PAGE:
When a big event whose outcome you’ve anxiously awaited is coming up, it’s easy to focus on the event itself and not its aftermath. Whether it’s the presidential election or the Super Bowl, odds makers may lay out their bets but no one knows what will happen until it’s over. It might even be you who's running or competing. When it's over, you’re left with the elation of having achieved victory or the despondency of living with dashed hopes and dreams. New research on the psychology of losing shows just how these losses affect us and how we then move on and approach the next major contests we face.

    Susan Krauss Whitbourne Ph.D     Susan Krauss Whitbourne Ph.D is currently a professor of Psychological and Brain Sciences at the University of Massachusetts Amherst. The author of over 160 refereed articles and book chapters and 16 books (many in multiple editions and translations), her most recent popular work is The Search for Fulfillment.

Editor:  Talha Khalid

In a 2016 paper examining the ways that individuals respond to a loss in a gambling scenario, University of Exeter (UK) psychologist Frederick Verbruggen and colleagues proposed that when people make mistakes or encounter a loss, they should become more cautious. Our cognitive control mechanisms should be set in these cases so that we “suppress or replace impulsive, habitual, or inappropriate actions” (p. 1). The gambling experiment they devised was intended to simulate the effects of winning and losing on cautiousness as measured by response latencies to subsequent trials. Wins should lead gamblers to become more impulsive and losses should trigger a slow-down or stop response.

In one set of experiments, the British team measured the tendency of both winners and losers to gamble in subsequent trials, and in the second set of experiments, the key measure of interest was the tendency of winners and losers to take their time during a perceptual judgment task. Throughout the studies, all of which were conducted on undergraduates, the Verbruggen et al. researchers found a consistent pattern in which losers became more, not less, risky in their bets and in their perceptual judgments.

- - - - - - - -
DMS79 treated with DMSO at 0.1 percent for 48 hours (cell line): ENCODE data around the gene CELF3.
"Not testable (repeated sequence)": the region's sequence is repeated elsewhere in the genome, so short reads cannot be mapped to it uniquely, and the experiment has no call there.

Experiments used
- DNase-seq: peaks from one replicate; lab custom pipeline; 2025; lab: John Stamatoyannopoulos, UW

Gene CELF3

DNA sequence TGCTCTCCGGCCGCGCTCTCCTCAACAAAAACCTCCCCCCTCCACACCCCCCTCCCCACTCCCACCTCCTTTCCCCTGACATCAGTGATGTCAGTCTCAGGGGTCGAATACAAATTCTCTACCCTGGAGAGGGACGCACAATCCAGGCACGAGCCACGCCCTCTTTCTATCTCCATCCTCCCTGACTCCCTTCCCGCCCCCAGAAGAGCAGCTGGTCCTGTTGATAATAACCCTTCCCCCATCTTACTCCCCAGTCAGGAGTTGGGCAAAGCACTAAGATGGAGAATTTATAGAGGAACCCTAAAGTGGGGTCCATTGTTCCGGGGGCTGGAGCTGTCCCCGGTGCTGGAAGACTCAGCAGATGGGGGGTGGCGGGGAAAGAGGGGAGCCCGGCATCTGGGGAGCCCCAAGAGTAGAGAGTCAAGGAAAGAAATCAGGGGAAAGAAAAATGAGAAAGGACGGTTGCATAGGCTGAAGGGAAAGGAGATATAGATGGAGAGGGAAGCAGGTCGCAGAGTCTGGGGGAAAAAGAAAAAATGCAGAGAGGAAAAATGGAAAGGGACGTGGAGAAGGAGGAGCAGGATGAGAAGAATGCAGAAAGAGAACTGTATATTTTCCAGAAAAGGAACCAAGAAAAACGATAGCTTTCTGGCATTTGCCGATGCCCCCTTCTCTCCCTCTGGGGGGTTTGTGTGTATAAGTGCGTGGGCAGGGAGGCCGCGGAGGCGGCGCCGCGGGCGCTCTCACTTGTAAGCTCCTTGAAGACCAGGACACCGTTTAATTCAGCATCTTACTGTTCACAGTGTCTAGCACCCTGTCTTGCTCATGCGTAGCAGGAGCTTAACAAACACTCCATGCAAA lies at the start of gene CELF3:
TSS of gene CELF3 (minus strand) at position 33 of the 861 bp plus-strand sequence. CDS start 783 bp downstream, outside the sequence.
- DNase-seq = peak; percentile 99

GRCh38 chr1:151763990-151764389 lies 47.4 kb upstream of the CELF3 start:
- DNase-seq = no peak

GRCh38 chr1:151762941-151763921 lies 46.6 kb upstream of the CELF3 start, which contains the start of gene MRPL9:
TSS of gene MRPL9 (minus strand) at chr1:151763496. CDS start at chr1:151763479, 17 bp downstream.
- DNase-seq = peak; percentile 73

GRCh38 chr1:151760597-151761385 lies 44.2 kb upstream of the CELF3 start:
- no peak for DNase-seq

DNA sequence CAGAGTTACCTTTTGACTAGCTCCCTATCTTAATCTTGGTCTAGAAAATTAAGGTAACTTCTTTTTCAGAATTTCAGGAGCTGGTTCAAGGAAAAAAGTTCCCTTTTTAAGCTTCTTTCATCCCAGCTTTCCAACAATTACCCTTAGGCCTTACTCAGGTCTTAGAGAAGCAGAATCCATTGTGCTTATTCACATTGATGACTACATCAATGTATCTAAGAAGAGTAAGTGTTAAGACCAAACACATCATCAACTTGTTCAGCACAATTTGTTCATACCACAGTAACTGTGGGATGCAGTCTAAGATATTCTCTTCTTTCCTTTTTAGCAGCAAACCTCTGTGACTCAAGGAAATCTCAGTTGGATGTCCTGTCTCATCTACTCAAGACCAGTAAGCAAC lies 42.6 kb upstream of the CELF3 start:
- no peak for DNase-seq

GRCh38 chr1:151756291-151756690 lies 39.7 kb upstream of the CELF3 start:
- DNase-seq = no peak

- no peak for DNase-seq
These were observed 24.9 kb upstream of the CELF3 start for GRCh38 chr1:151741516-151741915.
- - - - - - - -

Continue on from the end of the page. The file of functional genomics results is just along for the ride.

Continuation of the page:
“Losses,” they concluded, “seem to have a general effect on actions,” but in the opposite direction than they had expected.

The discrepancy between the actual and expected outcomes pointed to, according to the authors, the role of motivation and emotion when people encounter a loss. The smart thing would be to take it slow, but because people don’t like the unpleasantness of losing, they want to move on as quickly as possible to try to achieve a more favorable outcome. The two components of behavior—what to do and how vigorously to do it—become dissociated under conditions of negative outcomes.

There was a way to encourage participants to be more cautious after a loss. This was the experimental condition in which participants were asked to pause and reflect on the loss before they were allowed to go to the next trial. It wasn’t the pause alone that led to more considered behavior, but the instruction to think about the loss. Additionally, if participants believed that by acting quickly, their chances would increase, the beneficial effect of being encouraged to pause and reflect could be entirely negated.

The flip side of finding that a loss increased a person’s tendency to behave in a risky manner was that a win led people to be more cautious. It’s as if people want to hold onto what they’ve got from winning rather than rashly give it up.